“Do you really think it’s the end of the world? There are worse things in life than making a bad choice.”

“Do you regret your choice?” Instantly, I wished I’d never asked the question, because her face darkened dangerously.

“It’s mine and I live with it. That’s the bottom line, isn’t it? Not the choices we make, but the way we handle those choices. Though”—her lips quirked in a bitter smile—“I can’t say you’ve been handling your choices very well.”

I wiped my face, feeling defeated. “I didn’t choose to have my best friend try to kill me. Is she still? I mean, is Rochelle still trying to kill me?”

Persephone looked at me for a long minute. “That depends. Are you still a Red Witch?”

I flexed my fingers in my lap and looked away. “I don’t know.”

“Then I don’t know if the girl is still hunting you.”

“I thought you told me those seeds would give me a chance to undo something!”

She grimaced. “I never said that. I only told you to eat them if you ever regretted your choice. And you must have regretted something, because you ate all three of them.”

I was silent, and the goddess slipped gracefully to the floor, sitting across from me. She reached out and took my hands.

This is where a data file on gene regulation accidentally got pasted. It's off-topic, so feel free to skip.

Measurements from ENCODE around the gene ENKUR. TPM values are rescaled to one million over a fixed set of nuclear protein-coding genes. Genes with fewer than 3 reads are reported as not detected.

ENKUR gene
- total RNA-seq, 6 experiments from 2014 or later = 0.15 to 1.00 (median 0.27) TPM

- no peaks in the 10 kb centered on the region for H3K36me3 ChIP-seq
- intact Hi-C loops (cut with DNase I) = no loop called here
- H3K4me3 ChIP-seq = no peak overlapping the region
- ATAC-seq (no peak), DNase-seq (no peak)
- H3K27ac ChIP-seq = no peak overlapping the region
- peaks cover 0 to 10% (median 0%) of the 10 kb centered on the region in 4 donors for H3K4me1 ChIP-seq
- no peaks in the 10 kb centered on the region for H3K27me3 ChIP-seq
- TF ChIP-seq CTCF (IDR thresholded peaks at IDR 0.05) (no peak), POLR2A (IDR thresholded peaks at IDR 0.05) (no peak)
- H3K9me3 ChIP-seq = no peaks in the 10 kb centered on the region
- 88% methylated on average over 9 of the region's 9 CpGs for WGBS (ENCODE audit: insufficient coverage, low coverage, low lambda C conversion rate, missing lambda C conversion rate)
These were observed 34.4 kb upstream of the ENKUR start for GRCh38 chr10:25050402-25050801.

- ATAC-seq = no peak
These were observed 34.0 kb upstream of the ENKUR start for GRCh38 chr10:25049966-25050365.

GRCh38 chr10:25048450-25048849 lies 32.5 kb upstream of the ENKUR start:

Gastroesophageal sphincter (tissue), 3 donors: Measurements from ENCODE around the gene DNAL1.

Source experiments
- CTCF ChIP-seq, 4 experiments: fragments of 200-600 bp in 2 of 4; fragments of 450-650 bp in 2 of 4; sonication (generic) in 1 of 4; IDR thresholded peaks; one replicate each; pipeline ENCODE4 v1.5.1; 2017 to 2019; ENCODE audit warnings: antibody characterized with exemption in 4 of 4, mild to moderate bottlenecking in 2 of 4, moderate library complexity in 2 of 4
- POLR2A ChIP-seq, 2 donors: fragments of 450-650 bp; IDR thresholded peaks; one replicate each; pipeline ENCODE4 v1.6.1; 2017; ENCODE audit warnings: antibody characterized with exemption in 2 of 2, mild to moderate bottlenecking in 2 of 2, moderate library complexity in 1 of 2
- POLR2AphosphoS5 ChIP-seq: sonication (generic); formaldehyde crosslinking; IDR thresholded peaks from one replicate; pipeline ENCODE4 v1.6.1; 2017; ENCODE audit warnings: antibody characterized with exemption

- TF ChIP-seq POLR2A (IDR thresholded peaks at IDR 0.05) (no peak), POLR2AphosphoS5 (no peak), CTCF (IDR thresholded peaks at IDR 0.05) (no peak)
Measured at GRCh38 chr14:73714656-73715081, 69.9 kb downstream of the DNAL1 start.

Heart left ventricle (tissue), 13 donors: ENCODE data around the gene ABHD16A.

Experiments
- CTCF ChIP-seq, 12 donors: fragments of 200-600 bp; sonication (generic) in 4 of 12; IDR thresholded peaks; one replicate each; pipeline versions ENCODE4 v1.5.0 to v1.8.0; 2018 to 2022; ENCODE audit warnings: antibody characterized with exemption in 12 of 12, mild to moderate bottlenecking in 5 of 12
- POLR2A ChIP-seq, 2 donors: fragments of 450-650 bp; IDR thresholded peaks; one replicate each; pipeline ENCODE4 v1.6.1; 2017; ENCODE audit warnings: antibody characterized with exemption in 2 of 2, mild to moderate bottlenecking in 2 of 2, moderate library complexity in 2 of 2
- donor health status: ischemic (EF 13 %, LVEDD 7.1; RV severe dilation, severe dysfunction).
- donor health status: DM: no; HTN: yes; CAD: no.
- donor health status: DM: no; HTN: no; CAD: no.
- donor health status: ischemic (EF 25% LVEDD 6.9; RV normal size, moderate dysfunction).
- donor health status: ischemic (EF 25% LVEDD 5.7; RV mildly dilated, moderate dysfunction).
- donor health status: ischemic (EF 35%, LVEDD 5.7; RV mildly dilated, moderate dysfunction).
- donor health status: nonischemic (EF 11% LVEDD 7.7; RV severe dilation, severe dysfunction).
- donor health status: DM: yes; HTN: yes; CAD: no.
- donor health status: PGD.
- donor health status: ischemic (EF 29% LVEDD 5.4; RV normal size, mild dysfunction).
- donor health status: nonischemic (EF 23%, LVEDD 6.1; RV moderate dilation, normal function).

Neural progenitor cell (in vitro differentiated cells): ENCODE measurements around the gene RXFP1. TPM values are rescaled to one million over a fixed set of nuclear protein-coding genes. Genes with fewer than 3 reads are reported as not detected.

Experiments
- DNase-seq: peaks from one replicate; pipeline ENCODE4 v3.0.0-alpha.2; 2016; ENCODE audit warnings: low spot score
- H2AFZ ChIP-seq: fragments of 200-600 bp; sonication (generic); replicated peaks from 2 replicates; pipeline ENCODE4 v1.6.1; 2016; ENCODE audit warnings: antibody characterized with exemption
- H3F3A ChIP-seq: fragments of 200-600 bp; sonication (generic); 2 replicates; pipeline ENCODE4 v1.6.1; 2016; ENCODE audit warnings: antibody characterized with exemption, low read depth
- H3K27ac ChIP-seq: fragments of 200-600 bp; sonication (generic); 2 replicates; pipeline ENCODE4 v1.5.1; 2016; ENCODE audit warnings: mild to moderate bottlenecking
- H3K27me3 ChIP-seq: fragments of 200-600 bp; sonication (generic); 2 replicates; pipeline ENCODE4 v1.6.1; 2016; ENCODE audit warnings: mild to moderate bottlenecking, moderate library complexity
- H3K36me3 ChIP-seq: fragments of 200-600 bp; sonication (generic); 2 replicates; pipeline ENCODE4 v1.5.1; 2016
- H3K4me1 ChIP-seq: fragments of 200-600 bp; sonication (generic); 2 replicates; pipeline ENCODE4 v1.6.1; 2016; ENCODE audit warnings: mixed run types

“What do you regret, Darlena? What made you eat the seeds?”

I thought for a moment. “I regret the fact that I couldn’t turn to anyone for help.” I paused, trying to put my thoughts into words. “I regret forcing Justin to stay with me. And”—my voice hardened—“I regret not fighting harder when Rochelle betrayed me.”

Persephone nodded. “Never once, child, did you tell me you regret choosing to follow the Red path.”

“So the seeds only changed the things I was regretting when I ate them?”

She shook her head. “Magic is never that simple. You should know that by now. The seeds altered reality based on your thoughts, but what other effects they had still remain to be seen. However”—she smiled a genuine smile—“I believe that you are still a Red Witch.”

“Why does that matter to you?”